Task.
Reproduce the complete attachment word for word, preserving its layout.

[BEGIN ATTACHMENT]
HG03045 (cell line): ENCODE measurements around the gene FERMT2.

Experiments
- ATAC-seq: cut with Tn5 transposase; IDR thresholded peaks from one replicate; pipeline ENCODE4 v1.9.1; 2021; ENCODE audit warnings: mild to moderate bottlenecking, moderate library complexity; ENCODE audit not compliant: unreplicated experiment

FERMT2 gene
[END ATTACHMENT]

HG03045 (cell line): ENCODE measurements around the gene FERMT2.

Experiments
- ATAC-seq: cut with Tn5 transposase; IDR thresholded peaks from one replicate; pipeline ENCODE4 v1.9.1; 2021; ENCODE audit warnings: mild to moderate bottlenecking, moderate library complexity; ENCODE audit not compliant: unreplicated experiment

FERMT2 gene